CBS is understandably over the moon that it’s landed Stephen Colbert as its new late-night star. With Colbert as its date, the network so long treated by the media as a dinosaur, an afterthought or a curiosity (as in, “Golly gosh, can you believe how many people watch NCIS?”) has, overnight become the hottest girl at the whole damned dance.
Colbert will retire his Comedy Central conservative windbag character — who he has previously described as a “well-intentioned, poorly informed, high-status idiot” — and become Actual Stephen Colbert when he takes over as host of Late Show With Stephen Colbert. It’s devastating news for Bill O’Reilly and other conservative TV and radio talking heads who counted on Colbert for material about which to fume and foment. The character looms so large in the talk-show world that Colbert today felt compelled to issue a statement about Faux Colbert’s coming demise, saying: “I won’t be doing the new show in character, so we’ll all get to find out how much of him was me. I’m looking forward to it.” CBS Corp chairman Leslie Moonves said it’s unclear how the CBS late-night show will be configured with Colbert as host; in an interview with Deadline today, he expressed no concern about the fictitious character his new star has been playing on the comedy network since 2005.
Asked when would be David Letterman‘s last day as Late Show host and Colbert’s first day, Moonves said no decision had been made and reiterated that the end date was Dave’s to decide.
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Colbert, meanwhile, is going to work on his new show’s format through the year, to determine what will be the new iteration of Late Show, Moonves said. “Clearly it’s going to be a different show than Fallon or Kimmel do” and will play to Colbert’s strengths, most particularly his skills as an interviewer, Moonves said. “I’m such a fan, personally. I love his show; I love his humor. There aren’t many guys that come along like that, and what he stands for and what he represents is the perfect succession for David Letterman and the perfect guy for CBS.”
Asked to describe what Colbert represents, Moonves quickly answered, “Social commentary, thoughtful humor, intelligence, and classiness.”
Colbert also represents a 24% audience comp of men 18-34 — the Holy Grail of late-night TV. That’s compared to NBC late-night star Jimmy Fallon‘s 9% this TV season since taking over NBC’s The Tonight Show (an improvement over Jay Leno‘s 5%), and ABC late-night star Jimmy Kimmel‘s 5%; Letterman’s audience comp in that demo has recently been 4%.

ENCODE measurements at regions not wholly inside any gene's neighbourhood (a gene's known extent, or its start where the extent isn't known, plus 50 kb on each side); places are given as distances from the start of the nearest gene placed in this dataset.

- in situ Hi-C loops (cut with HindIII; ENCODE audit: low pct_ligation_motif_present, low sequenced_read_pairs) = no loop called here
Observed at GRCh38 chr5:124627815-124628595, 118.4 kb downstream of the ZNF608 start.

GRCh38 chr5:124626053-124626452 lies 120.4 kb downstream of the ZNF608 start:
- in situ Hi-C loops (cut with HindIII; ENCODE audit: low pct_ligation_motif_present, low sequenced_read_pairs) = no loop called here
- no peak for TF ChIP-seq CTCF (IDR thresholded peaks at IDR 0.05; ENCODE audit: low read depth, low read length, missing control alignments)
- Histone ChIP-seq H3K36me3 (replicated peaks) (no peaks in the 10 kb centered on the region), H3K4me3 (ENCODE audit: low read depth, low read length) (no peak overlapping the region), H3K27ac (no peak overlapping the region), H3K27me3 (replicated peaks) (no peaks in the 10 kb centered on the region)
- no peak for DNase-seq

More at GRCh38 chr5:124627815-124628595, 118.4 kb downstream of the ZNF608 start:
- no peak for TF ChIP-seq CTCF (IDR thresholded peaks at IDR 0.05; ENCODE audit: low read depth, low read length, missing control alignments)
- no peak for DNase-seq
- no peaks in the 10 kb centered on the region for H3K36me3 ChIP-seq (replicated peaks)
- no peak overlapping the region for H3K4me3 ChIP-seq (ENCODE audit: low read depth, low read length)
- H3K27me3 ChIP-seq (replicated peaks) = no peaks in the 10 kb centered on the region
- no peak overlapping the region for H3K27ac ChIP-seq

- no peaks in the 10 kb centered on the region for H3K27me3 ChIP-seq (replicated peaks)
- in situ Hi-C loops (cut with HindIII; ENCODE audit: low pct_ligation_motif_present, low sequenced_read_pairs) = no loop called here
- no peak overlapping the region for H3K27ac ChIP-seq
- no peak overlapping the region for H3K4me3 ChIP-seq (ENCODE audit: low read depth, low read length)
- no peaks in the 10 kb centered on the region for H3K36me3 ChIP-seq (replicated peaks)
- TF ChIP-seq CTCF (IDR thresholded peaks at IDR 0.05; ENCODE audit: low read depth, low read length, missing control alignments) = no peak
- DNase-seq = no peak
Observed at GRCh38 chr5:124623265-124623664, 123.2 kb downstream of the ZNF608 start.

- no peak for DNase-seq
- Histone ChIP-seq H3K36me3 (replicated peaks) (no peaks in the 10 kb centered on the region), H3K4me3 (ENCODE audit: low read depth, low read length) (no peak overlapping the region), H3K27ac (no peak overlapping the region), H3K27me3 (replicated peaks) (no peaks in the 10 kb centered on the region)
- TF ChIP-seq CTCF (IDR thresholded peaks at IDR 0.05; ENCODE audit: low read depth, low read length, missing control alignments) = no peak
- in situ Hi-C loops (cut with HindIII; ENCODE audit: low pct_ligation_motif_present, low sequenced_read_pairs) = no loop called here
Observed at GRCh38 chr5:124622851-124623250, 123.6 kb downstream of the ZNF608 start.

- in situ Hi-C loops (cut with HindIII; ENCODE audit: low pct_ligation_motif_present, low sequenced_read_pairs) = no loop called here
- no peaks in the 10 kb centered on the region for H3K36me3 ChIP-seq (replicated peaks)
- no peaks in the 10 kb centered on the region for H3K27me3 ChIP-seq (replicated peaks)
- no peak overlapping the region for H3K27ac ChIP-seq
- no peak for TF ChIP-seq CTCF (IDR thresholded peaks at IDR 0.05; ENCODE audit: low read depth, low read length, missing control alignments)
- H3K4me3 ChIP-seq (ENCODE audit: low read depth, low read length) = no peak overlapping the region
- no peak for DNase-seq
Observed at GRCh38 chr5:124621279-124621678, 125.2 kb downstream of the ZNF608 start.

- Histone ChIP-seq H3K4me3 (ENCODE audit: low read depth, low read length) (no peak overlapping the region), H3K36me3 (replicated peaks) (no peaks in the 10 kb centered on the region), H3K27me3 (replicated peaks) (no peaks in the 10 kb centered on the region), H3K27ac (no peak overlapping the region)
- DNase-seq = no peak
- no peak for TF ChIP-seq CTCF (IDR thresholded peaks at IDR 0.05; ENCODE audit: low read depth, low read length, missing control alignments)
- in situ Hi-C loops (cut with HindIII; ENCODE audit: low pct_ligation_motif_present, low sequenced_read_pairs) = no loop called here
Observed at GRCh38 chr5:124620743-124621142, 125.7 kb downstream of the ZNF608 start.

“He’s a phenomenal talent, and we’re thrilled — and relieved,” Moonves said of today’s announcement. “This is something that’s been on my head and all our heads [at CBS] a few years. We knew the end was approaching” when Dave only re-upped one year. “ ‘I should not be doing the show as I approach 70’ – he said that to me,” Moonves reported. “He’s been such a gentleman.”
Likewise, Viacom CEO Philippe Dauman and MTV Networks Entertainment Group president Doug Herzog “were extremely gracious,” Moonves said. “They got it, that this is a generational thing and important to Stephen — which I appreciated.”
Once the choice was made, Moonves said he told Dave and “he was very pleased … he wanted to call Stephen himself — he was very gracious. You worry about all the steps along the way, and it’s been pretty nice.”
Moonves says the talks with Colbert began in earnest a week ago when Dave made his announcement. “Dave announced sooner than we thought. We knew it was coming. But, you know Dave – he called me and said he was going to announce this in half an hour.” Once word got out that Dave had told his studio audience, “suddenly the phone started ringing, with every name imaginable,” Moonves said of the process.
Another Comedy Central star, Jon Stewart, first attracted CBS as a possible Letterman replacement — long ago, in 2002, when ABC approached Letterman about hosting a new late-night show, Moonves reminded. More recently, he said, “Stephen was someone we talked about all the time, when we would say Dave is not going to be here forever — there is going to come a point when he says, ‘OK, let’s wind this up.’
“Stephen was a part of those [internal] conversations,” Moonves added. “But this really didn’t start until Thursday night and then the shit literally hit the fan.”
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